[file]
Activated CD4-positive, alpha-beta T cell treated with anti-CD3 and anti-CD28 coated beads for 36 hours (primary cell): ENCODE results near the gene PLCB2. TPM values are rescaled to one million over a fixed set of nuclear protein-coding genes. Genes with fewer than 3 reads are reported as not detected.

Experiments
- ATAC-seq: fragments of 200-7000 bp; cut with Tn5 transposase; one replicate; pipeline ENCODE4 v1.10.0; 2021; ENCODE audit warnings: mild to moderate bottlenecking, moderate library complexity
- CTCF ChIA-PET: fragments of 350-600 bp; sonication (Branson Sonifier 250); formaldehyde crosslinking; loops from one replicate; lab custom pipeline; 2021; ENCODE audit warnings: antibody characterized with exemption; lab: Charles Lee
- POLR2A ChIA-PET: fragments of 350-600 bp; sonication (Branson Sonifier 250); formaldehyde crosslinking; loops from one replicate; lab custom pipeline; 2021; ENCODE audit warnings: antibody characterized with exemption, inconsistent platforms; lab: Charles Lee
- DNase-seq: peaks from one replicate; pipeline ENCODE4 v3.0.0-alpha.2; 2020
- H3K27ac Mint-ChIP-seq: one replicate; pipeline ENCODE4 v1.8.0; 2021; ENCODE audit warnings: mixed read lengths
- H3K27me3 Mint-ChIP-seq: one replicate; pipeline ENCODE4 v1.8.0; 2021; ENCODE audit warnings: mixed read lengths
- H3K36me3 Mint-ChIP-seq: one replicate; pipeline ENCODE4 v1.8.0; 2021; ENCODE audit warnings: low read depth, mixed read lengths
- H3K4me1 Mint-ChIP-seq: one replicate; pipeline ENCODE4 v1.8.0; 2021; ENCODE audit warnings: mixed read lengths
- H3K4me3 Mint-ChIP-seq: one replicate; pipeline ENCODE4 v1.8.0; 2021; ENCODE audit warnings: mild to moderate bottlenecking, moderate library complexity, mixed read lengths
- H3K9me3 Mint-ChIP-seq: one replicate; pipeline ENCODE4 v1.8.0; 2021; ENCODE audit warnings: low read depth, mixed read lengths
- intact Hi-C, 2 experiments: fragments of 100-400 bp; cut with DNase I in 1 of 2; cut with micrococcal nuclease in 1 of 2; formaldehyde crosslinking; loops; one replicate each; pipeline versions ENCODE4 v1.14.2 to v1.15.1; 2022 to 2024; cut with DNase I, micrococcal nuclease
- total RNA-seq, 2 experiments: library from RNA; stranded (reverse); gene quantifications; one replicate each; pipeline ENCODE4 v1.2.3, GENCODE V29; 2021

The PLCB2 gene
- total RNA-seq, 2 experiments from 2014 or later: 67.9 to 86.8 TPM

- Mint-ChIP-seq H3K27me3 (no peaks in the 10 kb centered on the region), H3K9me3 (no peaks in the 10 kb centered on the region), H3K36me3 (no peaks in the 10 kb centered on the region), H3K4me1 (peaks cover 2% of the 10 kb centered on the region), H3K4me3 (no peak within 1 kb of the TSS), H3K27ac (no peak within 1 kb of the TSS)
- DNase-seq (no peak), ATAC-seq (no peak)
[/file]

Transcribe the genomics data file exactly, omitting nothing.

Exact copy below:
Activated CD4-positive, alpha-beta T cell treated with anti-CD3 and anti-CD28 coated beads for 36 hours (primary cell): ENCODE results near the gene PLCB2. TPM values are rescaled to one million over a fixed set of nuclear protein-coding genes. Genes with fewer than 3 reads are reported as not detected.

Experiments
- ATAC-seq: fragments of 200-7000 bp; cut with Tn5 transposase; one replicate; pipeline ENCODE4 v1.10.0; 2021; ENCODE audit warnings: mild to moderate bottlenecking, moderate library complexity
- CTCF ChIA-PET: fragments of 350-600 bp; sonication (Branson Sonifier 250); formaldehyde crosslinking; loops from one replicate; lab custom pipeline; 2021; ENCODE audit warnings: antibody characterized with exemption; lab: Charles Lee
- POLR2A ChIA-PET: fragments of 350-600 bp; sonication (Branson Sonifier 250); formaldehyde crosslinking; loops from one replicate; lab custom pipeline; 2021; ENCODE audit warnings: antibody characterized with exemption, inconsistent platforms; lab: Charles Lee
- DNase-seq: peaks from one replicate; pipeline ENCODE4 v3.0.0-alpha.2; 2020
- H3K27ac Mint-ChIP-seq: one replicate; pipeline ENCODE4 v1.8.0; 2021; ENCODE audit warnings: mixed read lengths
- H3K27me3 Mint-ChIP-seq: one replicate; pipeline ENCODE4 v1.8.0; 2021; ENCODE audit warnings: mixed read lengths
- H3K36me3 Mint-ChIP-seq: one replicate; pipeline ENCODE4 v1.8.0; 2021; ENCODE audit warnings: low read depth, mixed read lengths
- H3K4me1 Mint-ChIP-seq: one replicate; pipeline ENCODE4 v1.8.0; 2021; ENCODE audit warnings: mixed read lengths
- H3K4me3 Mint-ChIP-seq: one replicate; pipeline ENCODE4 v1.8.0; 2021; ENCODE audit warnings: mild to moderate bottlenecking, moderate library complexity, mixed read lengths
- H3K9me3 Mint-ChIP-seq: one replicate; pipeline ENCODE4 v1.8.0; 2021; ENCODE audit warnings: low read depth, mixed read lengths
- intact Hi-C, 2 experiments: fragments of 100-400 bp; cut with DNase I in 1 of 2; cut with micrococcal nuclease in 1 of 2; formaldehyde crosslinking; loops; one replicate each; pipeline versions ENCODE4 v1.14.2 to v1.15.1; 2022 to 2024; cut with DNase I, micrococcal nuclease
- total RNA-seq, 2 experiments: library from RNA; stranded (reverse); gene quantifications; one replicate each; pipeline ENCODE4 v1.2.3, GENCODE V29; 2021

The PLCB2 gene
- total RNA-seq, 2 experiments from 2014 or later: 67.9 to 86.8 TPM

- Mint-ChIP-seq H3K27me3 (no peaks in the 10 kb centered on the region), H3K9me3 (no peaks in the 10 kb centered on the region), H3K36me3 (no peaks in the 10 kb centered on the region), H3K4me1 (peaks cover 2% of the 10 kb centered on the region), H3K4me3 (no peak within 1 kb of the TSS), H3K27ac (no peak within 1 kb of the TSS)
- DNase-seq (no peak), ATAC-seq (no peak)